Many thanks for taking the time to answer a few questions for BritYarn. If you are sitting comfortably with a beverage to hand lets begin!
I'm Louise and for the last two years I have been knitting British. That is to say that for every crafting project I undertake I only use wool that has been grown, spun or dyed in the UK. I talk about the journey through connections of Britishness in wool and knitting on my blog and in my podcast.
When not working from home on all those things (sat at a computer or mic in close vicinity to the cat and thelovelyfella) I can be found (for the meantime) in Shetland, working in the local library.
How and when did the KnitBritish podcast and blog start?
The whole concept of KnitBritish came to me on a train journey from Aberdeen to Edinburgh. I was knitting with a yarn that was very local to me in Shetland and as the train passed through fields of sheep I was really struck by the idea of discovering more of the breed yarns available in the UK.I worked on the concept for about 4 months and did a lot of research into British sheep breeds, the yarns available and also British based dyers and mills - it was like someone turned a massive bulb on for me – there was a whole world of wool that I hadn't fully appreciate. I had never bought wool based on these things before and there is a huge treasure trove in the UK.
Quite soon I realized that I wouldn't be able to stop at a year, with such a woolly wealth of resource on our doorsteps KnitBritish had truly become a lifestyle for me, rather than a challenge.
I love knitting and after a lengthy sabbatical after primary school, I re-taught my self to knit in 2007/8 when I gave up smoking (the first time). I am constantly amazed at how knitting is a permanent learning curve – there is always something new to master.
I have recently bought a wee sample loom too and really enjoying exploring a new woolly craft.
After I publish a podcast episode the pen and pad come out and I jot down the schedule for the next one. There is a podcast every other week, (sometimes they are more frequent). I jot down content ideas, my to-do list and also a note of important links for the show-notes.
That's proper minxy question, Isla! *Isla cackles in the background* What if all my other British yarns hear? I get asked this a lot and it is really hard to answer with one as I have a favourite longwool, a favourite down breed, a favourite primitive, etc...then there is, of course, other British bred fibre, such as alpaca and mohair. They all have wonderful qualities in terms of their different textures, structures, ability to wear....
I think I love texture the most and particularly garter stitch and lace – If I were knitting something that required that I would go for a sheepy Shetland, or a Corriedale yarn. If I wanted to knit something soft and drapey I would go for a BFL or alpaca...But I don't think I could be drawn on one favourite.
Wow! I think it's got to be The Podcast Lounge at Edinburgh Yarn Festival. It was a brilliant atmosphere, we had a great weekend of sessions and laid-back chat. The feedback was just wonderful and I got to meet so many listeners, many of whom told me how much the podcast means to them in terms of the wool they buy and over and above a woolly level. It was an incredibly strong community event and one that will stay with me for a long time. It really cemented in me that I love what I do and I am going to keep on doing it.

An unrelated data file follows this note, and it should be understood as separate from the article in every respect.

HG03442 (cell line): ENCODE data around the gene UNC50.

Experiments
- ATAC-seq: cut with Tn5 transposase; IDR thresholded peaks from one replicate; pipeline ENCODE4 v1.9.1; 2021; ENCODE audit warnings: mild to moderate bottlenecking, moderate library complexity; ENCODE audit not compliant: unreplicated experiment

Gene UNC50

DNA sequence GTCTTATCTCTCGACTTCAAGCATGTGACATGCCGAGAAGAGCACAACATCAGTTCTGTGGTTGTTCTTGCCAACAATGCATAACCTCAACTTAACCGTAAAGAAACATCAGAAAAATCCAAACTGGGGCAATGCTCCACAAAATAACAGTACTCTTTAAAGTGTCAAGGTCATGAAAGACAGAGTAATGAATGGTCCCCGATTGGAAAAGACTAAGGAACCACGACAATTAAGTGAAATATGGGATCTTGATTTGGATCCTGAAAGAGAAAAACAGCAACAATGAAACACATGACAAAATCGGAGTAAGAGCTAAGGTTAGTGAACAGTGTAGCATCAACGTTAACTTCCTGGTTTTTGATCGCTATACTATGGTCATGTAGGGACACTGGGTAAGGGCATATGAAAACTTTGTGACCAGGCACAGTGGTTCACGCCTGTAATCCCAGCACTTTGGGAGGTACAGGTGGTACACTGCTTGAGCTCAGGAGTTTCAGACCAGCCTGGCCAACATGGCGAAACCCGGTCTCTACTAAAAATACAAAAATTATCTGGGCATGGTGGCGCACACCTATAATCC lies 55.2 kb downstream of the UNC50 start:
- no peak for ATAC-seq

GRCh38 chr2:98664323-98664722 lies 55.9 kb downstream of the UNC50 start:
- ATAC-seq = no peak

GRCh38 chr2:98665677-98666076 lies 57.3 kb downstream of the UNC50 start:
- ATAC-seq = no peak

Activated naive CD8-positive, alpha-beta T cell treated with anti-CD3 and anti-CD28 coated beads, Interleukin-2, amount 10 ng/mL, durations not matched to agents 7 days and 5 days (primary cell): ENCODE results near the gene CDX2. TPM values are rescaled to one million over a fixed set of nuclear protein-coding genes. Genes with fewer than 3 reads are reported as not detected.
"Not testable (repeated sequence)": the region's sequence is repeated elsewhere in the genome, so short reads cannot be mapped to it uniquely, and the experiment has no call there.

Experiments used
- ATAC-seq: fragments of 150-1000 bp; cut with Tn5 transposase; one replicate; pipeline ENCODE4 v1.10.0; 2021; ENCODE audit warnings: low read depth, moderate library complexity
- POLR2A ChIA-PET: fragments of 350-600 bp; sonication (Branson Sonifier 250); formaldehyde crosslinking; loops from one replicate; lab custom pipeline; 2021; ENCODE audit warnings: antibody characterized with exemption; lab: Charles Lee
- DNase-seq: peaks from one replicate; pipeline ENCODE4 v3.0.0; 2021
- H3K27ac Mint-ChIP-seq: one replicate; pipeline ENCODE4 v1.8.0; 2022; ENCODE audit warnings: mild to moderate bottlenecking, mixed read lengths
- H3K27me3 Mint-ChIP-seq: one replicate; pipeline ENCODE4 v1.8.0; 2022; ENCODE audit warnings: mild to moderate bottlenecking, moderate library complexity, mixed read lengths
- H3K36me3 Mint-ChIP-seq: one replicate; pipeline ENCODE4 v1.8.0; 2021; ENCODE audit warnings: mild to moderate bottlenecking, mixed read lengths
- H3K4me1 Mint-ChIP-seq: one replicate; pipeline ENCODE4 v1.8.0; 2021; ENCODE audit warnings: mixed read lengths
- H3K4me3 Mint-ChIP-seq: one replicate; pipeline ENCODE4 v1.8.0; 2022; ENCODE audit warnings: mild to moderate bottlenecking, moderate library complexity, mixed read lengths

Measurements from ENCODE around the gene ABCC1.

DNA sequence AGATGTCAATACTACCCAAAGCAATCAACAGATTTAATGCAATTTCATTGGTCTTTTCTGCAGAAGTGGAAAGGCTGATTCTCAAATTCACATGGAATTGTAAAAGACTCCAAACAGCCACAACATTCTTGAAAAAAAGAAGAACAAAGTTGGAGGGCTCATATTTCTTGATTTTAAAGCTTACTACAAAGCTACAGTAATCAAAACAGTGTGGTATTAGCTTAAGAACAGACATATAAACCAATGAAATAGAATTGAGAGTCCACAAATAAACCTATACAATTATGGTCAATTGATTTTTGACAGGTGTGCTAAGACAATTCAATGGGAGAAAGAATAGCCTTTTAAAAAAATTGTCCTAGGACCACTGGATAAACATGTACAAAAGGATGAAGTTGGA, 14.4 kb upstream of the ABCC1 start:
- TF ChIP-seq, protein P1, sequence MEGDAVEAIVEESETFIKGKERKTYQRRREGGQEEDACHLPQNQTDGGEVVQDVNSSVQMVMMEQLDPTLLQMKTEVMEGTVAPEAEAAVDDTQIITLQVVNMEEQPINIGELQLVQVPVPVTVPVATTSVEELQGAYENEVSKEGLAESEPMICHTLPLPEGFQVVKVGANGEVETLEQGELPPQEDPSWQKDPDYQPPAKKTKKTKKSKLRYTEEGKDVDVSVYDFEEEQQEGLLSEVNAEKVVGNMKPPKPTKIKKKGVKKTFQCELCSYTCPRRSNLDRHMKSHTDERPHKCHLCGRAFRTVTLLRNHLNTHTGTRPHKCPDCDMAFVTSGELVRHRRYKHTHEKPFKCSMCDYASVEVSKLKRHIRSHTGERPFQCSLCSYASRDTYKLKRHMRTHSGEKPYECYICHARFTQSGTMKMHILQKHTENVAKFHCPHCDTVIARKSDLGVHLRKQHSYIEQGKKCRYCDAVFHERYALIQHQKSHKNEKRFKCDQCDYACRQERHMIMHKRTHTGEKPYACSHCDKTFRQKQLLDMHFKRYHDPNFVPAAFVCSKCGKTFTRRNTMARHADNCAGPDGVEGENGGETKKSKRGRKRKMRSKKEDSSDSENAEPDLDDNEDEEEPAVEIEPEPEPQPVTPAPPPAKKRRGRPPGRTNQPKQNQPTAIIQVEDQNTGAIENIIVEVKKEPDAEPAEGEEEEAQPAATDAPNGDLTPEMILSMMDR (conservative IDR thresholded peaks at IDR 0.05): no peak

I have been blown away at how people have embraced the hap. The amount of hap action has really knocked my socks off.
For those who don't know, a hap is a shawl traditionally worn in Shetland; square or 'half' (triangular) the design usually starts with a central panel, after which a lace section is knitted, followed by edging. It can be knitted in pieces and grafted together, or the stitches can be picked up around the central panel to continue knitting the item in the round.
Are there any future KnitBritish plans / projects you can share with BritYarn?Hmmm, well I am very, very good at keeping secrets and do like to spring surprises on the podcast, but you and I have some plans coming up, don't we?
In July we are co-hosting the Scollayalong, knitting the wonderful Scollay cardigan designed by Karie Westermann. I know that lots of people have been eager to cast this on and I am utterly delighted that we are working together on this. We will all be casting on Friday 17th July and there will be a cast on virtual party that evening. The KAL will end on Friday 25th September so perfect for some summer knitting!
The KAL will be hosted in the BritYarn and KnitBritish Ravelry groups. The sign up thread will open on Monday 22nd June in the KnitBritish group. The chat (and party) will move over to the BritYarn group on Friday 17th July. The chat thread will then move a week later, on Friday 24th July, to KnitBritish where it will stay for the week before hopping back to BritYarn for a week etc. The FO thread will be in the KnitBritish group so make sure you post pictures of your finished Scollay's there to be in with a chance of winning a prize. Prizes will be announced nearer the time but we can say there will be a prize for the Best Scollay made in British grown wool.
There is a special BritYarn Scollay-along discount code for 10% off any DK yarn from today, Monday 15th June until midnight Sunday 28th June - scollaykaldk15
You can go to the website www.knitbritish.net and you can subscribe to email updates straight to your inbox when there is a new episode or blog post.
You can subscribe to the podcast on iTunes, listen on the podcast app, on Stitcher Radio and on PlayerFM.
Anyone interested in KnitBritish can also join the group on Ravelry and that is a really good place to catch up with what's happening with the KB community – KALs, British wool projects, questions, suggestions and general chat.